After processing the client certificate,  logon was completed and access to OWA given. Note that Client Certificate Authentication only supports Kerberos Delegation as a delegation method. This approach deserves a little more attention and I’ll look at how this works in a future post. In particular, I’m curious how smart cards would work in this configuration and/or with the TLSClient option in the AD FS backend.

Web Publishing Rules

On the TMG side, two publishing rules are required.

  • a web publishing rule for web applications that will use forms-logon such as Sharepoint Online, Outlook Web App, Office  etc,
  • a web publishing rule for rich applications such as Outlook Anywhere, Lync Communicator Client and ActiveSync. that have special requirements.

Passive Clients: Outlook Web App / Sharepoint Online / MSOL Portal / Office 2010 (except Outlook)

Attached are the relevant screenshots for the  Office 365 web applications that will use TMG for pre-authentication (forms-based logon).


The To: field in the publishing rule is important. In the above example, the computer name field contains myserver.mydomain.local, referring to the FQDN of the test AD FS server. In a highly available AD FS scenario where the admin wishes to use Kerberos Constrained Delegation, this field will be blank and the load-balanced URL and service principal name (SPN) of the AD FS federation service will need to be configured with the AD FS application pool service account (via the Delegation tab in AD Users and Computers)


The public name of the TMG matches that of the AD FS federation service and an (A) record is registered to the public IP of the TMG FBA listener.


We also need to specify certain paths for TMG as pre-authentication scenarios require two publishing rules, with the public URL of the AD FS service being shared across the two rules.


With forms logon example I’m using Kerberos Constrained Delegation.  If Kerberos is to be used as the delegation method (recommended), ensure that the TMG computer account is trusted for delegation in AD Users and Computers, either for the AD FS server (single server scenario) or for the application pool (AD FS farm scenario).


We’re bridging SSL traffic as AD FS is HTTPS only.


The built-in All Authenticated Users group should be used in this rule, contrasting with the All Users group mentioned later in the Outlook Anywhere / EAS / Lync configuration section.


As the Office 365 wiki article mentions, AD FS 2.0 requires link translation to be disabled.


HTTP Filtering will also need to be modified to ensure that Verify normalization and Block high bit characters are disabled.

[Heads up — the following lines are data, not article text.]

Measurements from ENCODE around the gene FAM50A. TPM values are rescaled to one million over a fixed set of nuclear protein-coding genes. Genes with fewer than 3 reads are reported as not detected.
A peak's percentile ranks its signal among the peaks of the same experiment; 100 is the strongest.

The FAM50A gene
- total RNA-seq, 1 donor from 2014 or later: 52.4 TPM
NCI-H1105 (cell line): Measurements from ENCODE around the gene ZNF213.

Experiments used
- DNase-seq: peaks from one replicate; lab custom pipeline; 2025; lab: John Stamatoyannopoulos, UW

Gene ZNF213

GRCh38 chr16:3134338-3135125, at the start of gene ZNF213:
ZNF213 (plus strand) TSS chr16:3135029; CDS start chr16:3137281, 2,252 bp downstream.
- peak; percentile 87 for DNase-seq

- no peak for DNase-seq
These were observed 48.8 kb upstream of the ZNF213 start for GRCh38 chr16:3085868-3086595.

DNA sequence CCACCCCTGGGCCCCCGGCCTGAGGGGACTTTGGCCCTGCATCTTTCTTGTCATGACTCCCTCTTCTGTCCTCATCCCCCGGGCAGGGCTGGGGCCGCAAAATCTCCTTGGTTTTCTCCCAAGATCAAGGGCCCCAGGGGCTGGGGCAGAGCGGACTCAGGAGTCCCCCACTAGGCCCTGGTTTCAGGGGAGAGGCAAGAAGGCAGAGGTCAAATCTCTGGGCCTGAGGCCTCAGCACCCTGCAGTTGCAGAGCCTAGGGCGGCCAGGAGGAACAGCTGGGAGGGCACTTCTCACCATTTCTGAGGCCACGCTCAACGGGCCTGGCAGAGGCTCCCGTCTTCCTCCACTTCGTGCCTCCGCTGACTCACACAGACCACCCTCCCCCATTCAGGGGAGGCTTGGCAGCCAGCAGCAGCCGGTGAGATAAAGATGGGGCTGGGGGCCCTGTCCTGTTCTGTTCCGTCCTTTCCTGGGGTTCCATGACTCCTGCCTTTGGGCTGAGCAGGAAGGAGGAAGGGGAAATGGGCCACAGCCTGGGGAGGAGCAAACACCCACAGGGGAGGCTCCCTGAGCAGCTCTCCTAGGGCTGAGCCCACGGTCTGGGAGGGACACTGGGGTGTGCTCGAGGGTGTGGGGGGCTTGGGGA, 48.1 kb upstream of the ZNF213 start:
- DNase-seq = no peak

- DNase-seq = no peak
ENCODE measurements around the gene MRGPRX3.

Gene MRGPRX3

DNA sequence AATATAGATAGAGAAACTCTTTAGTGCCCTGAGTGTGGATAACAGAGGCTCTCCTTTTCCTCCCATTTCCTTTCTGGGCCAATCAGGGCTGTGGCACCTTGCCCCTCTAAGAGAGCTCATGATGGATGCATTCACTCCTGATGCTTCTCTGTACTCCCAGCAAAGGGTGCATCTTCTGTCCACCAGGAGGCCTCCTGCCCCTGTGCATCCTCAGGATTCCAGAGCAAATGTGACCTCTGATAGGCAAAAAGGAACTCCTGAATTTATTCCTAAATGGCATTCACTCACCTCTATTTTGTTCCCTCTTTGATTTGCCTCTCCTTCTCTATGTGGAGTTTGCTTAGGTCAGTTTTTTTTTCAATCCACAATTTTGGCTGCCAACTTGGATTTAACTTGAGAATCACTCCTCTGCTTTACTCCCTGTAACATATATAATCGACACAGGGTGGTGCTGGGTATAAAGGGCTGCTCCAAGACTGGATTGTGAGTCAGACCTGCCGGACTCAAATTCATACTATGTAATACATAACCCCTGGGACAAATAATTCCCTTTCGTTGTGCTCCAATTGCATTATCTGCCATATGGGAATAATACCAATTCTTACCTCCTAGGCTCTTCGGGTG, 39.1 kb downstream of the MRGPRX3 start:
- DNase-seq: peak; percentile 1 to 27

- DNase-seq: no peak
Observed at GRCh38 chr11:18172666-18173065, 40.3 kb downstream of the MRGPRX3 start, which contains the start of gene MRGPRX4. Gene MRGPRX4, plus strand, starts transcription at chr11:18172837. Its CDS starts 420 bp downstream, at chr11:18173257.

Let’s have a look at how TMG works for our non browser-based friends.

Active/MEX Clients: Outlook Anywhere / Lync 2010 Communicator / Exchange ActiveSync

As mentioned earlier, a second web publishing rule is required for certain “rich” clients. Active clients (Outlook/ActiveSync) and MEX clients in Microsoft speak, cannot be authenticated at the TMG. Instead,  we must adopt the reverse proxy approach for selective paths to the AD FS service endpoints  that can handle authentication of these clients.

The Active client uses a password proxy-based mechanism where the Office 365 Exchange service will authenticate against Exchange services on  behalf of the client using Basic Authentication.  We can see the WS-Trust service endpoint used on the AD FS service handler.


Conversely, the MEX client is a true federation web service (MEX = Metadata Exchange) that can perform authentication without the use of a “proxy”. This supports multiple forms of authentication. The metadata document for MEX clients is:


I’ve included the MEX above MEX path in the publishing rule for reference. It’s not mandatory. The actual service handler for authentication:


While this distinction is important in understanding how the client works, it makes no difference to TMG Smile  We use the same publishing rule, with anonymous access through TMG for Active/MEX clients and a connection proxied to AD FS where the actual authentication is processed. 

Configuring this second web publishing rule, be aware of the following key points:

  • All Users on the users tab is required rather than Authenticated Users  (TMG is not authenticating)
  • Publish only the relevant service endpoints for Active and MEX clients through this rule (and optionally federation metadata)
  • Delegation is set to none but the clients may authenticate directly
  • All the other TMG configuration setup points are as is

Again, I’ve attached screenshots and hopefully they’ll assist.


The paths field needs to contain the AD FS service endpoints that are used by the Outlook client (/adfs/services/trust/2005/usernamemixed/*) and Lync (/adfs/services/trust/2005/windowstransport/*). The Federation Metadata (/federationmetadata/2007-06/*) and MEX endpoints  (/adfs/services/trust/mex*) are optional (I use them for testing the publishing rule).


UPDATE: 05/09 – /adfs/services/trust/mex  needs to stay in the web publishing rules otherwise connection problems may arise.

The clients communicate directly with the AD FS endpoints, so no pre-authentication via TMG is possible.


With the absence of authentication on the listener for the above paths, the All Users user set should be used rather than the All Authenticated Users user set seen in the previous rule.


I always finish these posts thinking I’ve forgotten something Smile … I did find this Technet article a useful reference.


A word of caution, aside from the usual test test test waiver I throw in, it’s important that you think of the use cases under which you intend to deploy this type of configuration. If there are other relying parties that are in use behind AD FS 2.0 then it will serve you well to test integration-wise whether these are affected. TMG is not federation-aware and we animate the logon process to federation services through credential delegation. While this works well enough in this scenario, TMG is effectively becoming the Internet proxy for AD FS activity.

Share your experiences and have fun testing!